Romans Had Teflon, Archaeologists Say

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April 3, 2016

Nonstick technology is older than most people think – much older. In fact, it dates to Roman times.

Archaeologists digging near the ancient Roman city of Cumae, which once stood not far from where Naples does now, have found proof of a long-held but until now unproven claim that Roman cooking technology included an ancient form of teflon.

A few journals and cookbooks from Roman times mention a sort of red-slip coating that prevents food from sticking to what it is being cooked in; one cookbook in particular, known as De Re Coquinaria, mentions the cookware as being particularly advantageous when cooking beef stew or chicken stew. However, proof of these assertions had not been found.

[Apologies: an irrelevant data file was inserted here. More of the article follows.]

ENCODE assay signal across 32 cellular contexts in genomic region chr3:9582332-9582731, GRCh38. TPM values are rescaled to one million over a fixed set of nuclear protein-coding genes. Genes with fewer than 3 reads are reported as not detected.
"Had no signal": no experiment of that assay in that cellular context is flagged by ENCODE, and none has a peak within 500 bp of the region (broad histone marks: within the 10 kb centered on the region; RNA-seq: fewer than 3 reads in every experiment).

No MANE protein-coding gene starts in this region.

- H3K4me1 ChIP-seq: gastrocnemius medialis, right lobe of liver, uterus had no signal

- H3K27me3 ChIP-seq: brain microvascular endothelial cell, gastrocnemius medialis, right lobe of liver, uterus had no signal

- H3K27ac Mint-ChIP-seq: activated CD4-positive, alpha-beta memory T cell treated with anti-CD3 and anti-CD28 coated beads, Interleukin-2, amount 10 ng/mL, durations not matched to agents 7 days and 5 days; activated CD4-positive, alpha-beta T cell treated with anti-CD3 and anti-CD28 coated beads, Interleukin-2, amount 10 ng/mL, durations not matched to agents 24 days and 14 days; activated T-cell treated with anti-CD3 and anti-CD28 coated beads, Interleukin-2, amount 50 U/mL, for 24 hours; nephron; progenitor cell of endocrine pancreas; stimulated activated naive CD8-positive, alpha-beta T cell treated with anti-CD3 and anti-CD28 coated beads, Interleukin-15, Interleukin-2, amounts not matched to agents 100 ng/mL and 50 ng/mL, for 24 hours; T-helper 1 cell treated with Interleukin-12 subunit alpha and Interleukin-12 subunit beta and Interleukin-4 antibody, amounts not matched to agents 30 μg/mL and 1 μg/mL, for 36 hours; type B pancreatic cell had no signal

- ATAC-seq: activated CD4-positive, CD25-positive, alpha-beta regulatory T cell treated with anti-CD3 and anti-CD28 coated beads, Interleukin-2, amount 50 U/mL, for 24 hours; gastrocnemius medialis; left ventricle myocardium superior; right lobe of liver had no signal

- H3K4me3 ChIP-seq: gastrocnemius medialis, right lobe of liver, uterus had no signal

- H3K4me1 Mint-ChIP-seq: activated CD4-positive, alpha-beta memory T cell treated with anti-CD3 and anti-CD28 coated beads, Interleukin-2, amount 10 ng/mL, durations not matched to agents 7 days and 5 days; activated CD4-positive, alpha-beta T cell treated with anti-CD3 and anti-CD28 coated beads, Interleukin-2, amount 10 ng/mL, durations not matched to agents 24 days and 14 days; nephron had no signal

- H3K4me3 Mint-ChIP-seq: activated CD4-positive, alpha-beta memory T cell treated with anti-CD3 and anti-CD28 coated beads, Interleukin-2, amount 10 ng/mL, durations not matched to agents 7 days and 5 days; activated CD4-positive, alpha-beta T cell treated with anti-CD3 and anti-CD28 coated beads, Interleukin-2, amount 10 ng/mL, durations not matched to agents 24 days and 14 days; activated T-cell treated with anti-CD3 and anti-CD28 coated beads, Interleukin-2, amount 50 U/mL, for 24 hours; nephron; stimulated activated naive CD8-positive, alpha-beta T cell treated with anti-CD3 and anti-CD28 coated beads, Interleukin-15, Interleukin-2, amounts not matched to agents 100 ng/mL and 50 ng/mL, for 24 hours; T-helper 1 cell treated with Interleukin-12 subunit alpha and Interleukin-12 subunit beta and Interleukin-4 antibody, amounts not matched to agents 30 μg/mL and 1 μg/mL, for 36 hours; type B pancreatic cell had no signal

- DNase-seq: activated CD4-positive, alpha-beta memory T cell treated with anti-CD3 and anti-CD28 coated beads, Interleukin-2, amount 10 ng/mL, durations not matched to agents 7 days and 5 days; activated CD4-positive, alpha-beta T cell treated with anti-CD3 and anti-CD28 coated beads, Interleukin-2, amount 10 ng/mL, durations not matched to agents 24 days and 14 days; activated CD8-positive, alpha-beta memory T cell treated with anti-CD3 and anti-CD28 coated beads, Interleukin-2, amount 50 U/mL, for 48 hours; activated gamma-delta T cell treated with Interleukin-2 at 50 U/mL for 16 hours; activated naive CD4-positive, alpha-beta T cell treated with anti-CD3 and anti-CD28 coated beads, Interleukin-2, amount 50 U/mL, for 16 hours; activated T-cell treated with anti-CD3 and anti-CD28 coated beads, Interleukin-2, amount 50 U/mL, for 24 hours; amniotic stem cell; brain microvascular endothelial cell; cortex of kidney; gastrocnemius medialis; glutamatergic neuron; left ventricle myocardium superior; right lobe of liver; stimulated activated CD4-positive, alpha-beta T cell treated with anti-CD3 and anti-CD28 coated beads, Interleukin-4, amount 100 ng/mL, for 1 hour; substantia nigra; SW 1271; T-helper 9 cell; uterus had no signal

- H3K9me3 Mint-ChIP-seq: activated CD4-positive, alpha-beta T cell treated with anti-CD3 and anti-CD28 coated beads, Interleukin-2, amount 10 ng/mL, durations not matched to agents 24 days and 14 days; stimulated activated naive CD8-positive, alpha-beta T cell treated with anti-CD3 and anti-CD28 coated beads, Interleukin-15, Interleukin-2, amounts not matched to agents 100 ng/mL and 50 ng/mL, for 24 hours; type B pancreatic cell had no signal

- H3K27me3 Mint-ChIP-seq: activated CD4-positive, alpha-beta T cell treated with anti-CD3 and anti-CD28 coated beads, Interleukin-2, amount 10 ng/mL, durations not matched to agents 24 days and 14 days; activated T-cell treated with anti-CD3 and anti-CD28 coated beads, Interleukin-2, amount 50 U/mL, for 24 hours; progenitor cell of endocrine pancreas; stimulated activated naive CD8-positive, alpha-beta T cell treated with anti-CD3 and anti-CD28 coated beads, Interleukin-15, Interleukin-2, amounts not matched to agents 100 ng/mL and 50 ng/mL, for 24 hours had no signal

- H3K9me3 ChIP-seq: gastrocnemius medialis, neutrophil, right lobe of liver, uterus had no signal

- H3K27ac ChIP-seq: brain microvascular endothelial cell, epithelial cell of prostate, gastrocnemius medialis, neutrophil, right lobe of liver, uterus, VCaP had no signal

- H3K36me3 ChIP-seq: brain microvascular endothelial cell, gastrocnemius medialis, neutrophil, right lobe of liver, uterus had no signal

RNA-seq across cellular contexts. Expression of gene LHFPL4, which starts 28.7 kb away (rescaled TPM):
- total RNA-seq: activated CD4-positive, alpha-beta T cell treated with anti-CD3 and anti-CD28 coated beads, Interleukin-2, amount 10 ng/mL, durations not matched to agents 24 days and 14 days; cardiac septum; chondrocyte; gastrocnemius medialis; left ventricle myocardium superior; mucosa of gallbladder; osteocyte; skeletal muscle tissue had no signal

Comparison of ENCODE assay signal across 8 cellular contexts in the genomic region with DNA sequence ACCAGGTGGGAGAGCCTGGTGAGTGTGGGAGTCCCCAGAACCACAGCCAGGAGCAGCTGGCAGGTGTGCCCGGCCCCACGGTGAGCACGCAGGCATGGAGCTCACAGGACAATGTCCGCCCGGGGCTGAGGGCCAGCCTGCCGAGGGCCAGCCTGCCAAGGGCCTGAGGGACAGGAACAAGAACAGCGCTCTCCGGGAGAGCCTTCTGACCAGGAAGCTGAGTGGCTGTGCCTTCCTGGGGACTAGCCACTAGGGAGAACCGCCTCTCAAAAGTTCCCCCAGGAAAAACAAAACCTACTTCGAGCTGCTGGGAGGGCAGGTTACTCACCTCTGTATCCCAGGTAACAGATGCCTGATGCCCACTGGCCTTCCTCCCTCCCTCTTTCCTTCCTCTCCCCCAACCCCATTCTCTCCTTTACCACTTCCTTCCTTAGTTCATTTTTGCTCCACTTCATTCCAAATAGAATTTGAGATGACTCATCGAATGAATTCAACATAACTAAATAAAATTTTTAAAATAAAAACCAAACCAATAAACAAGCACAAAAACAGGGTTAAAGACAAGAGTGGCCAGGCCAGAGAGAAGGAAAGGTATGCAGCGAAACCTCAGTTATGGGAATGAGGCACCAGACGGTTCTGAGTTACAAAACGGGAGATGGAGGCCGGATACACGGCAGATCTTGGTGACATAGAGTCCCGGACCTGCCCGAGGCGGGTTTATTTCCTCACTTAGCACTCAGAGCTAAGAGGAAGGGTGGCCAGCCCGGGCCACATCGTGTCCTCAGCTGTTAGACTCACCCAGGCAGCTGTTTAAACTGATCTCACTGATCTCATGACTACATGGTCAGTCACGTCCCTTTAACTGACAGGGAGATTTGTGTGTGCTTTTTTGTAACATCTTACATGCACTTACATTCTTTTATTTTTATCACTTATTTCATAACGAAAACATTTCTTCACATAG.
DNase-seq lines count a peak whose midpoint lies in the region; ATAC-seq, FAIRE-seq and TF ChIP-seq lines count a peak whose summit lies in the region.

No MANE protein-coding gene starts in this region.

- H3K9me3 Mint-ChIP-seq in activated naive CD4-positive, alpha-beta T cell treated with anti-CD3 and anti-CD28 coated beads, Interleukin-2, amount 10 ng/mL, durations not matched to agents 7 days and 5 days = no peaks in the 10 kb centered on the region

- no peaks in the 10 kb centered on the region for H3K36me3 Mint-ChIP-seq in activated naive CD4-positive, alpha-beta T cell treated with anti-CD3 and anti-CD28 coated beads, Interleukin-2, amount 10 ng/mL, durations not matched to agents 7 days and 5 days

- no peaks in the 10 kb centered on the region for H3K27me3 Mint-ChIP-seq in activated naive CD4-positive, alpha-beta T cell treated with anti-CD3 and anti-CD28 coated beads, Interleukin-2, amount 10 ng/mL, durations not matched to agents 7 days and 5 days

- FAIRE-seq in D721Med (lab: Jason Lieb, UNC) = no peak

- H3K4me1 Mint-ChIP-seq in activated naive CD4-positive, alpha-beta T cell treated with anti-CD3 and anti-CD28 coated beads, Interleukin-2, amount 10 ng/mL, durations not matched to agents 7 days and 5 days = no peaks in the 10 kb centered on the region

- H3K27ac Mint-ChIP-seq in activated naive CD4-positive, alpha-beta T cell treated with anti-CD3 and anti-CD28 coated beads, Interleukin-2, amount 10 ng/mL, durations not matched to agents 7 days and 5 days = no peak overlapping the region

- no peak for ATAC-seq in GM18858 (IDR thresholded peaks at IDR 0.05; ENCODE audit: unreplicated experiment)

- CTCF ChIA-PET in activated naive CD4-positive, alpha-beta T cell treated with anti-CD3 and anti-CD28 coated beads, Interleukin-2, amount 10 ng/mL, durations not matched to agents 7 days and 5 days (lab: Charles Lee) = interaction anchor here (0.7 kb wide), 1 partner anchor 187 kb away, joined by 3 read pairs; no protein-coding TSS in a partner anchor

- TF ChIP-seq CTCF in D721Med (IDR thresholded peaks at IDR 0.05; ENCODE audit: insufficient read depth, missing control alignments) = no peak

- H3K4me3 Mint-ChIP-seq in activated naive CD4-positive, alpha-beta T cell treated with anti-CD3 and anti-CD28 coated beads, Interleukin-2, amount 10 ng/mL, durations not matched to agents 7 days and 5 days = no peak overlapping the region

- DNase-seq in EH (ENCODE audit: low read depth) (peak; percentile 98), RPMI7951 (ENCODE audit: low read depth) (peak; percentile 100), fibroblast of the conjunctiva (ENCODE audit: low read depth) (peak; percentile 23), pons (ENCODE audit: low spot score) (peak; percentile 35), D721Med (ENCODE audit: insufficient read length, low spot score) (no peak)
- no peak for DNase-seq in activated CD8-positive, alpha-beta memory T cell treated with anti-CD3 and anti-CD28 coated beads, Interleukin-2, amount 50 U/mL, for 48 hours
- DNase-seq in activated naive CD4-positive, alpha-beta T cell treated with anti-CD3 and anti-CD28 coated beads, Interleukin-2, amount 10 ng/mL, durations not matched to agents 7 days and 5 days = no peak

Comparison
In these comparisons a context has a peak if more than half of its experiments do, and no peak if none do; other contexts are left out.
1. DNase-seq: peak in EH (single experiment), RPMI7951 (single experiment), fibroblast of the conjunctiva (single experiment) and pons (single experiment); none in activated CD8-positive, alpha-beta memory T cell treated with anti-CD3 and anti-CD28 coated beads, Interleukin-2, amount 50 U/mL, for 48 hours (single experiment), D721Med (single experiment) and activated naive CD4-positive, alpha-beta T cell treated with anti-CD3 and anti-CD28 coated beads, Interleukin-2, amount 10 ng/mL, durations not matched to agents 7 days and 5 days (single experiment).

A team of archaeologists from the University of Naples found, in a large area that would have, back then, been what modern midden experts would call a garbage dump, about 50,000 shards of cookery equipment, including pots, pans, and lids. The sizes and shapes and thicknesses of the shards varied, but they all had the same red-slip coating mentioned in the ancient texts.

The digging team has concluded that the pottery dates to the 1st Century B.C. and the 1st Century A.D.

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